In past blog posts I’ve written about some of the shamans I had the privilege of working with. Doña Laura was the medicine partner of my mentor, Don Antonio. They had learned their art in the highlands from the same teachers. He had moved to the city. She had moved even farther into the mountains and lived above the snow line near Mt. Ausangate, the Inka holy mountain.
She was a fierce old crone, one of the most frightening people I have ever met. She could look right through you, and by candlelight her features seemed to transform, her nose becoming a hooked beak, her eyes turning into those of a falcon. She disapproved of Antonio teaching me the ways of the Indio, and routinely scolded him. It was only after I completed my rites of passage, and became a kurak akuyek myself, that she stopped calling me “boy” and we became friends.
I never took her contemptuousness personally. She was fierce with her own students, beating them with a stick when they committed particularly stupid mistakes. Getting a smile from her, however brief, was worth more than praise from any other teacher. She was the head of the medicine societies, of equal rank and stature as Don Antonio. And she was a shape-shifter. Whereas most shamans could travel in the shape of a spirit eagle or jaguar in dreams, Laura could do it while awake, in broad daylight. She could merge with a condor and fly the giant bird according to her will, diving into ravines or flying miles above the ground, contemplating the landscape below.
Once, at the base of Mt. Ausangate, she was challenged by one of her students, a short, pudgy Indian fellow named Mariano who had a great sense of humor and a knack for gathering medicinal plants, but who managed to do most everything else wrong. “How do I know you are really inside the body of the condor and not imagining it?” he asked. I was a dozen feet away, at our camp with Don Antonio. The air suddenly became electric, and I saw a faint smile cross Antonio’s face. We all knew better than to challenge the old woman, and all of us were waiting intently for her response.
“Is there a difference between reality and imagination?” she answered in a gentle tone. We looked disappointedly at each other.
It was getting close to dusk, and a half dozen of us set out to collect brush and masto, the dried llama droppings that are used for fuel so high in the mountains. Half an hour later we were all back at camp except Mariano. Most of Laura’s students were women, and they had given the two male apprentices women’s names, which they used when they were not around. “Where is Maria?” they taunted playfully. “Maybe she has gotten lost,” one snickered.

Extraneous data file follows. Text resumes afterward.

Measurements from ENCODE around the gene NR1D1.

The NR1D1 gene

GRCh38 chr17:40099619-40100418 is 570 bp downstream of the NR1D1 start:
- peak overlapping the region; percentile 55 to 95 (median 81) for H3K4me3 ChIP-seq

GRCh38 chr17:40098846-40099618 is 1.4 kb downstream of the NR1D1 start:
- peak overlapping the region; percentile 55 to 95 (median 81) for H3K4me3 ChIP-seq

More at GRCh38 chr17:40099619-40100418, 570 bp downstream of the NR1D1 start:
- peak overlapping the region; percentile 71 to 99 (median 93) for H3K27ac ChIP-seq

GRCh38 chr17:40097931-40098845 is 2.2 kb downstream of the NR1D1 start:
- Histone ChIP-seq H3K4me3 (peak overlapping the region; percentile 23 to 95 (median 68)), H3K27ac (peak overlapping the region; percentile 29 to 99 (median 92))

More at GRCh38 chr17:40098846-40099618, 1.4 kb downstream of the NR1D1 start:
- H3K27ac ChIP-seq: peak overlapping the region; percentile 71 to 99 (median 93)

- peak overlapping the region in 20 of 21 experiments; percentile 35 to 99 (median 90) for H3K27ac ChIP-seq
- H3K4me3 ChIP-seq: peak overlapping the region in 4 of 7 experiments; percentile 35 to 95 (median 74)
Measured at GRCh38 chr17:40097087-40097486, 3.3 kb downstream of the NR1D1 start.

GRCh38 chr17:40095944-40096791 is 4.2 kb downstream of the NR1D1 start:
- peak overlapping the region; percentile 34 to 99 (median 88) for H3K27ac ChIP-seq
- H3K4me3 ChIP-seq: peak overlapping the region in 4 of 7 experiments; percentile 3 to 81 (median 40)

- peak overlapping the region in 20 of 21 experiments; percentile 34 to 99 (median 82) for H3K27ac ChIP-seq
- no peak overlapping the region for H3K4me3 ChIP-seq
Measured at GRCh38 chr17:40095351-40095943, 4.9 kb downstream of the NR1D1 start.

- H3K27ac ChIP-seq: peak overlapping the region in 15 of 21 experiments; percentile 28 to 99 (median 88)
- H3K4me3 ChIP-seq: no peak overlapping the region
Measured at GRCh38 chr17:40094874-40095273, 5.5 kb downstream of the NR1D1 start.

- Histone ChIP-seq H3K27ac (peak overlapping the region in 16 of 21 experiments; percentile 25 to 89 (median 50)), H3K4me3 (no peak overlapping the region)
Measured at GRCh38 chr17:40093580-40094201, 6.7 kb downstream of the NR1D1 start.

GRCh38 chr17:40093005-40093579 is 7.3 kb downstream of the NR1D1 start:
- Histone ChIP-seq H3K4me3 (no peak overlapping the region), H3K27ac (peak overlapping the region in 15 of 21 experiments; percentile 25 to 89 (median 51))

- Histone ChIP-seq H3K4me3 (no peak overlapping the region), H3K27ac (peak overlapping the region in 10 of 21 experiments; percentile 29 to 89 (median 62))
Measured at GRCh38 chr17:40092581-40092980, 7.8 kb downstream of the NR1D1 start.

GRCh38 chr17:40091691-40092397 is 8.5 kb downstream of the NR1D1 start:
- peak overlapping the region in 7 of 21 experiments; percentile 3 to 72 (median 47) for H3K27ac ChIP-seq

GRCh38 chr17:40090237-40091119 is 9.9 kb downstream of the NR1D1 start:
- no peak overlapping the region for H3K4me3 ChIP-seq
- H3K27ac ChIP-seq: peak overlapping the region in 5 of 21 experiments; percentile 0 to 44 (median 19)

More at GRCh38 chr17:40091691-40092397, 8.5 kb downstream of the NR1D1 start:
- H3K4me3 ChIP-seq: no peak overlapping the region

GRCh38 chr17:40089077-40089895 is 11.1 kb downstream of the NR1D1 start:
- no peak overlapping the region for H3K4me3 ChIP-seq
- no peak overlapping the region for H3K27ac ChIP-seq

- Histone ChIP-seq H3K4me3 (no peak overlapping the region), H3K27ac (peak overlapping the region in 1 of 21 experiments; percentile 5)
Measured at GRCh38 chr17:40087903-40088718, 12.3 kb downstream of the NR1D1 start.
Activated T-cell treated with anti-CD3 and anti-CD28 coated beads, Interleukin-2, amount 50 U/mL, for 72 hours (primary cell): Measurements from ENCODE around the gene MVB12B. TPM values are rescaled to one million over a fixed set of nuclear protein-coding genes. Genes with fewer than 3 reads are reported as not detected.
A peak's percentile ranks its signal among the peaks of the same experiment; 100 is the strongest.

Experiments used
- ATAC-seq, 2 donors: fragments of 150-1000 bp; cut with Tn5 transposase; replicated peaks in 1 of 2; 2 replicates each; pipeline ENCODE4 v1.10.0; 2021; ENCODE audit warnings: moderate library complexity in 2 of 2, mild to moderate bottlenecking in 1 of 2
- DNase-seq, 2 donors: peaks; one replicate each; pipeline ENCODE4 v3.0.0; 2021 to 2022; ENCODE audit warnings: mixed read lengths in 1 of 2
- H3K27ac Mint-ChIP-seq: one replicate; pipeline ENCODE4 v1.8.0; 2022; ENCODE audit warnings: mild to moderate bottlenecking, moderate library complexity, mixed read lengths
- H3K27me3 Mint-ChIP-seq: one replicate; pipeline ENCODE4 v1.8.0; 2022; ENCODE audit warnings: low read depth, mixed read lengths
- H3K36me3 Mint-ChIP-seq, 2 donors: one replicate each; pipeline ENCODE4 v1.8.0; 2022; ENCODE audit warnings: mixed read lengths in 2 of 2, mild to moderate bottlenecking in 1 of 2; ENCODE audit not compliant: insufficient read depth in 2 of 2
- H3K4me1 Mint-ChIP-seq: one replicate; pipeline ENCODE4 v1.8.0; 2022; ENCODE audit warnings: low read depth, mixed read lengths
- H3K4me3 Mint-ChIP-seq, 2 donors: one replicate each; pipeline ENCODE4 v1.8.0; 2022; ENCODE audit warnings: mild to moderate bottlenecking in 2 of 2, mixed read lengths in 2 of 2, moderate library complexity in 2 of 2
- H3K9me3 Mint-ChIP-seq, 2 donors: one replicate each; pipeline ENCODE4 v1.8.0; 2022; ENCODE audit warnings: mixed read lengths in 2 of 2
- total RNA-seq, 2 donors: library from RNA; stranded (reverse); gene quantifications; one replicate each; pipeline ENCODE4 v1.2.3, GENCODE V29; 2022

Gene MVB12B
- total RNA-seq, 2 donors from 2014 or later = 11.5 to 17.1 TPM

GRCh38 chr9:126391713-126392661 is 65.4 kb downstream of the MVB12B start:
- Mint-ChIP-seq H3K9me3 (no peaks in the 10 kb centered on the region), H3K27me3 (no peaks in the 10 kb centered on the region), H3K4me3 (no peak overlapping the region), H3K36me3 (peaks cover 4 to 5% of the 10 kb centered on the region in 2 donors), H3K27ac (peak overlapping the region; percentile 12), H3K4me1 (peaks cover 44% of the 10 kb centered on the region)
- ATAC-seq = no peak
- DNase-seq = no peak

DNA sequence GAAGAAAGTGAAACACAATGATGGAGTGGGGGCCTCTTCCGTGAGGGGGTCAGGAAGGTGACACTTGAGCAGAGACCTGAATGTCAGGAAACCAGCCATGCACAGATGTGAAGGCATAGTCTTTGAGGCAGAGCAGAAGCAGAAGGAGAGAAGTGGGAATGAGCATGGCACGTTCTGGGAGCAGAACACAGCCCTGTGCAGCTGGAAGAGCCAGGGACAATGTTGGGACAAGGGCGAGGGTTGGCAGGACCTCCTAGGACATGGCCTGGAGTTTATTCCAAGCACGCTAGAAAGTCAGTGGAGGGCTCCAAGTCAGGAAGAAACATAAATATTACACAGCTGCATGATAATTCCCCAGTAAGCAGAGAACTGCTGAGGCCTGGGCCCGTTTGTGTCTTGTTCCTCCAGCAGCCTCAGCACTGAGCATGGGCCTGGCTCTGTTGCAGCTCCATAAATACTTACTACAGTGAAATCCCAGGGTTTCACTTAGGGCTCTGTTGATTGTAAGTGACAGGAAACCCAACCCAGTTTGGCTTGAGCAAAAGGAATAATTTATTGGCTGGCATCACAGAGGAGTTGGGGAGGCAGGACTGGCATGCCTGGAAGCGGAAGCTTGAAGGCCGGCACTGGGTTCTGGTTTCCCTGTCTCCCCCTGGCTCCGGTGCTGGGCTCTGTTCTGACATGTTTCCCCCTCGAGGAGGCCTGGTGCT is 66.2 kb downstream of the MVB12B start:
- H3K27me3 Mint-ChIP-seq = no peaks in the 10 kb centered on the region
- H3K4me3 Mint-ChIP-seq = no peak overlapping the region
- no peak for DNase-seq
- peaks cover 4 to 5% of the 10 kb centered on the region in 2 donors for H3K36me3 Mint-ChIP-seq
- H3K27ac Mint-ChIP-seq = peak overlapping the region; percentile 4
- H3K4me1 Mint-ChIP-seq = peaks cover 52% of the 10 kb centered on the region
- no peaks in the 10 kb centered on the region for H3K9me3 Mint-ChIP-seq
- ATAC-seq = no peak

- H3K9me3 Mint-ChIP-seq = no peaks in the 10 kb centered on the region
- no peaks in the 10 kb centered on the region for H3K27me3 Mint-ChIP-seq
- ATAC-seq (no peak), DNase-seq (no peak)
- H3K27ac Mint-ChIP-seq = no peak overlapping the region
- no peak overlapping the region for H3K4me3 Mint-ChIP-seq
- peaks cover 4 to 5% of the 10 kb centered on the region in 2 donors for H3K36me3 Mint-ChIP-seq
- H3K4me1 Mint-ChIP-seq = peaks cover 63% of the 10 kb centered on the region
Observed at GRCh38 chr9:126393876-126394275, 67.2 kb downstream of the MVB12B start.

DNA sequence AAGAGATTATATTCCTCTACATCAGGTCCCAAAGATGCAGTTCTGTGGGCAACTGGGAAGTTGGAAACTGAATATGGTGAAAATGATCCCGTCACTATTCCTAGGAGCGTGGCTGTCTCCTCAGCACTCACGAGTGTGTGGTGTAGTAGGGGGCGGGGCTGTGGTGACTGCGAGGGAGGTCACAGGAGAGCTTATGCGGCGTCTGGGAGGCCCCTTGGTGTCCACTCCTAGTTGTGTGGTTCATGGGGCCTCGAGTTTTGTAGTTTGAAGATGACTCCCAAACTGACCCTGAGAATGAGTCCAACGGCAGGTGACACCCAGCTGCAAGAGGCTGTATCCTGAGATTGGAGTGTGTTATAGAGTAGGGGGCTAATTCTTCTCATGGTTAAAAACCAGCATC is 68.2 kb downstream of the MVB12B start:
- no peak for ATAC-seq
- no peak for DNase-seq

I could tell that Antonio was getting worried. It was wintertime on the second highest mountain in South America. In half an hour the temperature would fall below freezing. He motioned to me and another man to go search for him. As we were setting out we noticed Mariano staggering toward camp. His face was bloodied, and he was barely able to stand. I carried a first-aid kit, which I kept stowed at the bottom of my bag, for situations like these. My mentor did not like to use Western medicines, but at that altitude no medicinal plants grew. We were so far above the tree line that no plants of any kind were to be seen. We were surrounded by a barren, icy landscape punctuated by patches of bare rock.
We brought Mariano into our tent and saw that the back of his jacket had been slashed; the white filler was stained red with blood. The gash had gone through his clothing and torn his skin, leaving three deep gouges on his back, like those made by the talons of an animal. We asked Mariano to tell us what happened, but all he would do was shake his head and say that he had fallen and cut his face on the ice. Later that night we overheard him apologizing to Doña Laura. It seemed that a giant condor had swooped down from the sky and tried to carry him away. Condors have been known to abduct a fully grown sheep, fly several hundred feet into the air with the animal in their clutches, and drop it to its death on the rocks.
Over the years Doña Laura and I became friends. One day she told me that the secret of shape-shifting was to realize that you were no different from anything else in the universe, no better and no worse. You could even become invisible to others. Antonio had mastered this—he was invisible to the Catholic Church. No one knew who he was, so he was free to change the world. “You can accomplish anything,” she told me, “as long as you are willing to let others take credit for it.”